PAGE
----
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Last Bus to Wisdom by Ivan Doig. Riverhead Books. New York. 2015. 453 pp.

51S9z5jS6mL._SX331_BO1,204,203,200_Last Bus to Wisdom is the last novel Ivan Doig completed before he died in April, 2015. Losing him is a great bereavement for any reader who loves the West as much as he did. I count myself a “Doigie”—someone who has always welcomed his latest cast of characters into my life. To know that there will be no more is a great personal loss. Still, there is always the reacquainting that comes with re-reading great writing. There is always something new to discover.

This book is about a red-haired 11 year old, much like Doig himself at 11 must have been. Thrust off his beloved Montana ranch in summer of 1951 Donal is sent to live with an unknown great-aunt in Wisconsin while his grandma/guardian recouperates from an operation for “lady problems”. His adventures begin on the dog bus aka the Greyhound that carries him from Great Falls to Manitowoc. Where the excitement continues and grows once his aunt sets him adrift again a few weeks later when she discovers that, even though Donal has the makings of a card-sharking canasta player, she can’t deal with his, well, boyness. More excitement ensues as Herman the German, his great-aunt’s sort-of husband, decides to join him, lighting out for the territory, as Huck Finn so famously described his heading out with Jim. There are obviously many more similarities between Donal and Huck offered by Doig in this marvelous tale of a boy, whose childhood will soon be behind him.

It is always Ivan Doig’s writing, his understanding of people and dialog, that drive his stories and make his often over-the-top characters perfectly acceptable. To me in this book it seemed that Doig, anticipating that this might be his last, threw in all the nuance and sly observations he’d garnered over the years, yet hadn’t had a chance to use before. So we’ve got canasta, radio soaps, cowboy and hobo lingo, wicker suitcases and sailor’s duffel bags, ties adorned with suggestive mermaids, countries made from toast, autograph books, arrowheads, bronc riders, even Jack Kerouac is featured in a cameo role! It felt like nothing was held back. And that is all to the good. It’s a book that speeds ahead at dog-bus-on-empty-highway speeds but never loses one thread, never misspeaks with accents or syntax. It is a joy to read.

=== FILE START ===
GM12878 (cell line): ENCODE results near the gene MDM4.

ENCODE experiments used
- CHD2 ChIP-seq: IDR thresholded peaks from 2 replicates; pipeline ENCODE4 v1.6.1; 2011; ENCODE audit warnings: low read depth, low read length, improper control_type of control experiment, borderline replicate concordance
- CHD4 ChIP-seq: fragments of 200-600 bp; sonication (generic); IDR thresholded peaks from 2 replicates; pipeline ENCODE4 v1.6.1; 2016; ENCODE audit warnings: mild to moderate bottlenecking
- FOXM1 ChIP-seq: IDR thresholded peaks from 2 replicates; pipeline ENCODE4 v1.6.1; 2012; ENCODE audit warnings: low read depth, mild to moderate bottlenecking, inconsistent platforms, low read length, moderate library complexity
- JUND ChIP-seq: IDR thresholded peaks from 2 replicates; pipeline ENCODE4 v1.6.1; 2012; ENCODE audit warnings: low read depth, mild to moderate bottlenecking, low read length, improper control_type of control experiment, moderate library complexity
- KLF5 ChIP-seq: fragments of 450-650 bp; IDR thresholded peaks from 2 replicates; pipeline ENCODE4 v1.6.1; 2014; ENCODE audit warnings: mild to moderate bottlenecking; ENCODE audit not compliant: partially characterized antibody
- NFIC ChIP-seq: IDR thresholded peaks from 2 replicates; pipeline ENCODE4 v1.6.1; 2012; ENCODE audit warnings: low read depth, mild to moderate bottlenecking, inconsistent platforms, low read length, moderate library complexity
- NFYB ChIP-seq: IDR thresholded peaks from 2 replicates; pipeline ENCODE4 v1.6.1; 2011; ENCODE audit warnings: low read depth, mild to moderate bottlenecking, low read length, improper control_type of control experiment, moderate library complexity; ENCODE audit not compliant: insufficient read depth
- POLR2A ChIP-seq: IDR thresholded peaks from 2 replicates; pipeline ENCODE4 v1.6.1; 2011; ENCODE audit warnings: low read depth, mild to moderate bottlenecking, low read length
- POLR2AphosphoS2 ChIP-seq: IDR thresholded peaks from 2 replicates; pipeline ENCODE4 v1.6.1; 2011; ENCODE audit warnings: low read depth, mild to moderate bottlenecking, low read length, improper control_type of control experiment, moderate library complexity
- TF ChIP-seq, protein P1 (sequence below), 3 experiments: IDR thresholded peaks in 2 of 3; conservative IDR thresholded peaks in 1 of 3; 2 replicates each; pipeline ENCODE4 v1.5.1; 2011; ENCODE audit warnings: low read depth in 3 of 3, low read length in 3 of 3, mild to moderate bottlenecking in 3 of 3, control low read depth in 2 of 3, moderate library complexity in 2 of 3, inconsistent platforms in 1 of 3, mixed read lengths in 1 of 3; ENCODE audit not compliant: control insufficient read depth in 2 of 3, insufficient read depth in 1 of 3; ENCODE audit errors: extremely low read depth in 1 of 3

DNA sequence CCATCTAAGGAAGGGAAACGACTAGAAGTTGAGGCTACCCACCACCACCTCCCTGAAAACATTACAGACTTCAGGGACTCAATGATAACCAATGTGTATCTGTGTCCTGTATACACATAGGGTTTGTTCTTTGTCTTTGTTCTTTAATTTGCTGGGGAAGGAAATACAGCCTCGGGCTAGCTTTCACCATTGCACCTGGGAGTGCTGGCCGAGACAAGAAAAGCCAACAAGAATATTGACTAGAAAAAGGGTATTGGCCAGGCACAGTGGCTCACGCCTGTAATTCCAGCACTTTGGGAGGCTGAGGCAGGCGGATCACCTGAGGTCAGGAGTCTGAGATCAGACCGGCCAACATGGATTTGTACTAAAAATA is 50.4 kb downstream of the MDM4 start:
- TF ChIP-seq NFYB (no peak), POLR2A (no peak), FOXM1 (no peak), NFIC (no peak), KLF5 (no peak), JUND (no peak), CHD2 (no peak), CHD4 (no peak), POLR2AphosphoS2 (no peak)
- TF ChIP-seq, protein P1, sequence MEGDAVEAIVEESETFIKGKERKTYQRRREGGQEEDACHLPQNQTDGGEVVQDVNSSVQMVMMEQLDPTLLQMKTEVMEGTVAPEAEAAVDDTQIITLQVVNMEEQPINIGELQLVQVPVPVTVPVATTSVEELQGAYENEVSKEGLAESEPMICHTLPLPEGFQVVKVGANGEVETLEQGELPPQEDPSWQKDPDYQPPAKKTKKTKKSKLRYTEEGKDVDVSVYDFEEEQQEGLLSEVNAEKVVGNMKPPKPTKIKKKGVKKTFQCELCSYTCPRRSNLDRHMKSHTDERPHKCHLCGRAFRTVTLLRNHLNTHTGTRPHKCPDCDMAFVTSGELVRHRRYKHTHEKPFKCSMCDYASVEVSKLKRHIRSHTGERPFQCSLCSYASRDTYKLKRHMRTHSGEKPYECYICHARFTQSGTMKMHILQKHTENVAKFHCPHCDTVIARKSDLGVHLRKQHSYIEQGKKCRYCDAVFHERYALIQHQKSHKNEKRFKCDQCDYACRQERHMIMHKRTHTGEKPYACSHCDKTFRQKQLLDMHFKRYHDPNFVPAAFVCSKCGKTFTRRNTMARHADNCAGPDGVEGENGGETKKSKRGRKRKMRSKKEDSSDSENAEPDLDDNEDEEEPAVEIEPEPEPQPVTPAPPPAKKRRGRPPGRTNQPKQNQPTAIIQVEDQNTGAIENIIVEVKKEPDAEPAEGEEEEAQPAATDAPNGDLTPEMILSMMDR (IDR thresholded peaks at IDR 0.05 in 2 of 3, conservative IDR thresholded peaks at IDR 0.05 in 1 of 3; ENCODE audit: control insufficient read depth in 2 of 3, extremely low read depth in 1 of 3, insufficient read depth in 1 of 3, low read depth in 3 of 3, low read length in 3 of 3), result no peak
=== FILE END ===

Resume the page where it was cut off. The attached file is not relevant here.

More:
I have seen in more than one place the mention of Doig as the next Wallace Stegner. I don’t know…Stegner always, it seems to me, needs to make a point. Doig is first and foremost there to tell stories of another, quieter time about how normal people make their way. It’s often zany and just a little bit pushing the envelope toward tall-tale-telling, but that’s a great gift he has given over and over.

And I, like millions of others, have always been more than happy to raptly listen.

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